The PCR signal appears as a pattern of bands corresponding to those fragments providing an exact match to the primers. Those that do not, fail to give a band. AFLP markers seem to be transmitted as haplotypes, because heterozygous loci bearing nucleotide differences in the chosen base pairs (no band) or internal portion of the amplificate (a different band) are difficult to recognize. However, they are highly polymorphic and provide an excellent coverage over the entire genome with no need for prior sequence knowledge.

Marker analyses

Since microsatellite and AFLP analyses are three to four times more expensive than allozyme assays, the authors adopted a multiplex approach to cut costs and speed up the procedure.

These techniques were applied to examine the genetic variability, heterozygosity, conformity to Hardy-Weinberg equilibrium, and genetic structure of a “Chitralada” Nile tilapia strain (n = 77) imported to Brazil from Thailand in 1997; a “Pink Koina” hybrid tilapia strain (n = 30) imported to Brazil from Florida, USA, in 1995; and/or their two-way crossbreds (n = 30 each). Specimens of both strains and crossbreds were obtained from farms near Petrolina, Pernambuco, Brazil.

Microsatellite marker analysis

For microsatellite analysis, two pen-taplex PCR reactions were designed to coamplify 5 loci/assay: loci Os-7R, UNH-192, UNH-231, Os-25, and UNH-151 in the first assay and loci OS-7, UNH-207, UNH-213, UNH-160, and UNH-169 in the second assay. To distinguish products with overlapping sizes, each pentaplex PCR reaction was performed using two primer sets 5’-labeled with 6-Fam dye and three prim-er sets 5’-labeled with Hex dye.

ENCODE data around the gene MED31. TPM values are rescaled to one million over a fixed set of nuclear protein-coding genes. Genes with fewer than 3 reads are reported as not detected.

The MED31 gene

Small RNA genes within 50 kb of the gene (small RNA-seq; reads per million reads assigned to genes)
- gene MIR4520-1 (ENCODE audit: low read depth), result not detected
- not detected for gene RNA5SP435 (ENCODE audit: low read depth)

AFLP marker analysis

AFLP markers were obtained after EcoRI/MseI digestion of genomic DNA and fragment amplification using five primer combinations with two and three selective nucleotides in the forward and reverse primers, respectively. The forward primers were 5’-labeled with Hex, 6-Fam, or Tamra dyes to perform triplex assays. Electrophoresis of both microsatellite and AFLP products was carried out with an automatic DNA sequencer, with data analyzed using GENESCAN, GENEPOP, and ARLEQUIN softwares.


A total of 96 alleles were found in the 10 microsatellite loci analyzed, with Os-7R showing the most polymorphic pattern (14 alleles). Observed heterozygosity of the Chitralada and Pink Koina broodstocks was 36.4 and 37.7 percent, respectively, but increased to 46.5 percent and 60.0 percent in their F1 crossbreds. Lower inbreeding coefficient values were found in both crossbreds (0.29 and 0.08 in female Pink Koina x Chitralada and Chitralada x Pink Koina crosses, respectively) compared to parental stocks (0.40 in Chitralada and 0.34 in Pink Koina), as expected when distinct parental strains are crossed.

AFLP analysis was limited to the Chitralada and Pink Koina strains (n = 12 each). A total of 686 unique fragments were detected, of which 68 fragments (9.9 percent) were polymorphic AFLP markers. The number of AFLP variants per primer pair varied 6-25, with an average of 13.6 AFLP markers/primer pair.

The mean GST values, expressing genetic diversity for both microsatellite and AFLP markers, revealed a concordant distribution of variation in the Chitralada and Pink Koina strains, with the majority of genetic diversity contained within populations (microsatellites: 82.5 percent, AFLPs: 92.8 percent; P < 0.01) rather than among populations. This was remarkable, as Chitralada is considered a monospecific strain, while Pink Koina is an interspecific hybrid strain.


These results indicated that both microsatellite and AFLP marker analyses performed with a multiplex approach can provide adequate screening of genetic diversity in tilapia stocks at a low cost (U.S. $2.50 per microsatellite marker in pentaplex, $9.04 per AFLP marker in triplex) and with limited labor due to semiautomation. Thus, they can be conveniently applied to assemble highly polymorphic base populations for selective breeding to check parental ascendance, avoid mating of relatives in selected broodstock management, prove homozygosity in mitogynogenetic and androgenetic clonal founders, genotype pure lines and isogenic clones, and estimate genetic divergence among tilapia strains cultured in different parts of the world.

(Editor’s Note: This article was originally published in the December 2003 print edition of the Global Aquaculture Advocate.)